Wait! Do You Have a License to Sell That Casket? [Video]

Craig Huey Culture Wars, Government, Congress, and Politics 1 Comment

In the 1950s, one in 20 people needed a license to get their job done.

Now it’s one out of 3.

Talk about government over-regulation.

Did you know that you need a license in some parts of the country to:

  • Sell caskets (proponents site consumer safety)
  • Fortune Telling
  • Interior Design
  • Teeth Whitening
  • Shampooer
  • Florist
  • Auctioneer
  • Packager
  • Locksmith

Licenses don’t protect people:

  • Bernie Madoff was licensed.
  • Teachers who have sex with students are licensed.
  • A funeral home director who buried bodies out in the woods was licensed.

What licensing does do:

It crushes new entrepreneurs. The need for licensing often comes about by established members of a profession lobbying government to make others qualify with a license, thus making it tough on new competition.

For example, a woman who wanted to braid hair was told she couldn’t do it unless she spent thousands of hours to get a cosmetology license.

She wants to braid hair. She went to the board of cosmetology. No, not without our license she was told by the cosmetology board.

In this case, cosmetologists had gone to the state legislature and lobbied for the creation of a license.

She would be competing with cosmetologists, who now conspire to keep her out.

Licensing:

  • Limits choices
  • Raises prices
  • Enriches older businesses at the sacrifice of new start-ups and innovators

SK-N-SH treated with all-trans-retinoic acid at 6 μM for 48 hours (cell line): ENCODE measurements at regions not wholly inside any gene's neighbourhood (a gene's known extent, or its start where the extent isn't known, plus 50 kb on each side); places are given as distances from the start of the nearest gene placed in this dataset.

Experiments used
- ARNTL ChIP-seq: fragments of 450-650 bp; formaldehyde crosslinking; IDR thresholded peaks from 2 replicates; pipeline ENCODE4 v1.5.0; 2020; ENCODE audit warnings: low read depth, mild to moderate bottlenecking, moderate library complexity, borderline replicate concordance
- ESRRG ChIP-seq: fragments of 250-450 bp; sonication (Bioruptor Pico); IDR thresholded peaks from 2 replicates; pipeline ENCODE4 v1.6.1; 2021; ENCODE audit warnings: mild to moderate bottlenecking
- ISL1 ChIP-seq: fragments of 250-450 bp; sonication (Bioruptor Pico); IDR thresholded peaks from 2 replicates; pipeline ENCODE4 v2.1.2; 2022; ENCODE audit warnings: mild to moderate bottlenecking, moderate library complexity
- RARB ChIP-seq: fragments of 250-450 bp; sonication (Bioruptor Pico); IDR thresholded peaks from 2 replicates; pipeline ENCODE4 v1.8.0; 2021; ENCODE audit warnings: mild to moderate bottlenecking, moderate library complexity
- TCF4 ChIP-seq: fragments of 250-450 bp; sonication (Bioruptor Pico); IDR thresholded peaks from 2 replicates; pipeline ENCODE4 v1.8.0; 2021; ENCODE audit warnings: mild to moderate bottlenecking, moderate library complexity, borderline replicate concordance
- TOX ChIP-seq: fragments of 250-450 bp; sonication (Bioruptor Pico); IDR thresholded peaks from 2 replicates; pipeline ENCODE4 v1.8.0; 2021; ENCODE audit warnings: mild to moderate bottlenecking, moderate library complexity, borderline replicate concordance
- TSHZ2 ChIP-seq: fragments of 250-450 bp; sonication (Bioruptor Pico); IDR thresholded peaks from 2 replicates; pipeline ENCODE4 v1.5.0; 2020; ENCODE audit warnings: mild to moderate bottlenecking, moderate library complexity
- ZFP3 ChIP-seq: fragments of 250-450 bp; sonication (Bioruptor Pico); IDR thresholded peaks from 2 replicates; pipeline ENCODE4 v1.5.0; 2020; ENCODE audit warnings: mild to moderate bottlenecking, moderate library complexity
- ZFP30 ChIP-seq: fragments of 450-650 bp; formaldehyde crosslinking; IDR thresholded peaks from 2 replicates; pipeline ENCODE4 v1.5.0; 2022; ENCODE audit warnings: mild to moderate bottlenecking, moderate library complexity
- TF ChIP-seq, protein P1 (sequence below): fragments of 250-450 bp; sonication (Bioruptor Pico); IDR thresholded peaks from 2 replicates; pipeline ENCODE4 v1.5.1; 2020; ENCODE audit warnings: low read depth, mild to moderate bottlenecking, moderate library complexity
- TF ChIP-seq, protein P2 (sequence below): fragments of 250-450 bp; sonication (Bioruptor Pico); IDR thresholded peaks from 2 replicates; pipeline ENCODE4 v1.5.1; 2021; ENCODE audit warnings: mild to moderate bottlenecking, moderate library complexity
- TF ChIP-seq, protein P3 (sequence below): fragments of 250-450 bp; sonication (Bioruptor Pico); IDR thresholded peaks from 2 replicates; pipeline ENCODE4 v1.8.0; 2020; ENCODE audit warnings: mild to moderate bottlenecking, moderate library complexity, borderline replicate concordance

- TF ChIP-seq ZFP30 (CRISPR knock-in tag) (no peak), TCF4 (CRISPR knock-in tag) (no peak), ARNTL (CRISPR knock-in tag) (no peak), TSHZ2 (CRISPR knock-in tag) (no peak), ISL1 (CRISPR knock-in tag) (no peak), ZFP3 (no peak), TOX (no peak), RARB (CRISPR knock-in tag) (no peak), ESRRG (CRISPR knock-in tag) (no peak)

• Squashes competition
  • Makes consumers worse off

There’s nothing like a free marketplace to regulate business, allow everyone to compete, and bring down prices.

Watch this powerful 4-minute video by John Stossel on licensing.

What do you think? Write me at [email protected]

Comments 1

  1. That’s a pretty broad list. It sounds like you favor a “wild west” view of licensing. Some examples do make one wonder why anyone would need to be licensed.

    But what businesses and professions would you say SHOULD be licensed? What workers in the health field don’t need to be licensed? I have two family members in the health field (dietitian and dental hygienist) and another in the other in the final year of nursing school. If you or your loved ones need the services of the above professions, to which one(s) would you say “Nah, you’re ok without an expensive education, testing for competency, etc.”? Or, “I don’t care if they don’t know anything about diseases which they might pass on when they care for me”.

    All three have had, or will have a bachelor-of-science degree. The nursing student will have to pass a test AFTER graduation before she can be an RN. The hygenist had to take a test AFTER graduation before she could be a professional hygenist.

    Likewise, the dietitian had a rigorous four year education, but because of pressure from “nutritionists” a law to require licenses for dietitians in California was defeated. So you say “what’s wrong with that?”. For starters, no one can legally call themselves a dietition without the education, but “nutritionists” can call themselves “nutritionists” without any education (look up the differences on line).

    And there is ample room for quackery in the “nutritionist” field. They call themselves “nutritionists” and voila expect to be competent and worthy of out trust.

    There ARE abuses, but that is the fault of (1) the abusers, (2) the governmental watchdogs and (3) the politicians who take the lobbyists money.

    And some of the categories you named do not need licensing in many states. Auctioneers? Being bonded should be more important than licensing. Packagers? What are they packing? Widgets or lead canisters containing “hot” radioactive material? Need to be more specific. Locksmiths? Anyone can call himself/herself a locksmith but do you want an unlicensed one who has a criminal record, or is just plain incompetent, working on your office or home locks?

Leave a Reply

Your email address will not be published. Required fields are marked *